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All Lives Splatter (A Terrible Thought)

The above phrase is a disturbing notion that a friend told me that they saw on a bumper sticker. What in the world is their intention by saying that? My thought is that they want to drive home the point that no matter what you think or feel, that if you’re shot, that’s the end of it all. There’s no equality, no sense of justice, just a cold hard fact-people who get shot will get hurt and sometimes fatally.

I mention all this because something happened to me that was much less serious this week at the Durham Fair. Part of my extracurricular activities is to be a member of the Durham-Middlefield Social Justice Team. We’re a loose conglomeration of people who are interested in promoting social justice in our area. One of our first efforts was to try and eliminate the confederate flag image from the Durham Fair. Some of you might remember a few years ago when a band called The Confederate Railroad played Center Stage. You, yourself might have had a conversation with a friend or relative about the confederate flag. The most common reason that I hear that people wish to display this image is because its “part of our heritage and history”. Well yes, there’s no erasing the fact that there was a moment when a whole contingent of people believed that they were better and more deserving of the wealth that this country could bestow on people and for the reason slavery was not only acceptable but necessary to make that belief prevail. And, I might add that the institution of slavery also laid the groundwork for all the other ways that people who believed they were better than anyone else could keep control of wealth, money, land and all kinds of other assets. An absolute embarrassement to look at, as we contemplate our past. These are facts that are impossible to refute. And the trauma of the past 400 years has never left the minds of POC. The confederate symbol will evoke and cause trauma. This is not unlike the Nazi Swatzika and its effect on Jewish people, all these years later.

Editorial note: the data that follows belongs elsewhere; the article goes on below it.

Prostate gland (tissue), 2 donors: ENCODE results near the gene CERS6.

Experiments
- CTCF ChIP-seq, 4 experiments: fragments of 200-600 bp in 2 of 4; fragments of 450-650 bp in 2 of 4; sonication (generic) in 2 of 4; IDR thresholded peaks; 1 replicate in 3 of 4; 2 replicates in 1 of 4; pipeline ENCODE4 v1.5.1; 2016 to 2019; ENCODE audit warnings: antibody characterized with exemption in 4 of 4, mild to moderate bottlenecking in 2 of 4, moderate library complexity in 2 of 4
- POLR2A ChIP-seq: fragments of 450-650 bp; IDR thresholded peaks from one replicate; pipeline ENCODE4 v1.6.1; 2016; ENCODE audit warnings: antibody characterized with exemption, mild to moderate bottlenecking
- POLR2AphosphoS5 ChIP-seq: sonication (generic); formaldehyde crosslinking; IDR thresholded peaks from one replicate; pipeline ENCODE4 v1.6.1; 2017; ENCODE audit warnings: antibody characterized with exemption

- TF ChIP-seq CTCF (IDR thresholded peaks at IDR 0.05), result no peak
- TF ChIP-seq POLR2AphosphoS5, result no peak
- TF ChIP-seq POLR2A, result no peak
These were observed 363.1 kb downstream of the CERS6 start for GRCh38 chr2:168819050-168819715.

Last fall, our group secured from the Fair Executive Committee an agreement that the vendor contract would include a warning that no confederate images could be sold or exhibited. Thank you to them for taking this stand. As the Fair drew closer, we decided that it would be important to monitor the vendors and make sure that everyone was following these guidelines. We also decided (and I subsequently ignored this. You’ll see in a few more sentences), that if we saw confederate images in any booth, that we’d not say anything to the vendor but get a message to the Fair President and see what they’d do to rectify the situation.

At my earliest moment, I was down in the Commercial Building and immediately discovered a vendor with a whole rath of confederate belt buckles. In spite of our groups agreement to say nothing at the time, I engaged with the woman behind the counter. For better or worse.

“You’re not allowed to sell confederate images here. Its in your contract.”, I said